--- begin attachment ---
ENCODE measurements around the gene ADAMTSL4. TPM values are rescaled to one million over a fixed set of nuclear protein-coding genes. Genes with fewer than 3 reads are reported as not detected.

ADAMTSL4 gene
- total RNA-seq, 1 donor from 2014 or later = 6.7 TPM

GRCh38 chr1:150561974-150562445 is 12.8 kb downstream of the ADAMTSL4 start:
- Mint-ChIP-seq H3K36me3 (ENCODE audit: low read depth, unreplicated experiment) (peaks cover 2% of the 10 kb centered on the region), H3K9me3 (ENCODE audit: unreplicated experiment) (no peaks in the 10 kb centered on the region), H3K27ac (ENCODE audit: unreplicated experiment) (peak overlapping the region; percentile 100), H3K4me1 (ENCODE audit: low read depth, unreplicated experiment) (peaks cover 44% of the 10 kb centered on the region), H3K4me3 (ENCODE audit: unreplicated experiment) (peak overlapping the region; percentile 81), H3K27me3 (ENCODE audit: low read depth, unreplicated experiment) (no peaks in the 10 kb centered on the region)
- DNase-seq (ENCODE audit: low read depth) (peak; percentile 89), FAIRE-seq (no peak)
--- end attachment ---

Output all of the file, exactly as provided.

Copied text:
ENCODE measurements around the gene ADAMTSL4. TPM values are rescaled to one million over a fixed set of nuclear protein-coding genes. Genes with fewer than 3 reads are reported as not detected.

ADAMTSL4 gene
- total RNA-seq, 1 donor from 2014 or later = 6.7 TPM

GRCh38 chr1:150561974-150562445 is 12.8 kb downstream of the ADAMTSL4 start:
- Mint-ChIP-seq H3K36me3 (ENCODE audit: low read depth, unreplicated experiment) (peaks cover 2% of the 10 kb centered on the region), H3K9me3 (ENCODE audit: unreplicated experiment) (no peaks in the 10 kb centered on the region), H3K27ac (ENCODE audit: unreplicated experiment) (peak overlapping the region; percentile 100), H3K4me1 (ENCODE audit: low read depth, unreplicated experiment) (peaks cover 44% of the 10 kb centered on the region), H3K4me3 (ENCODE audit: unreplicated experiment) (peak overlapping the region; percentile 81), H3K27me3 (ENCODE audit: low read depth, unreplicated experiment) (no peaks in the 10 kb centered on the region)
- DNase-seq (ENCODE audit: low read depth) (peak; percentile 89), FAIRE-seq (no peak)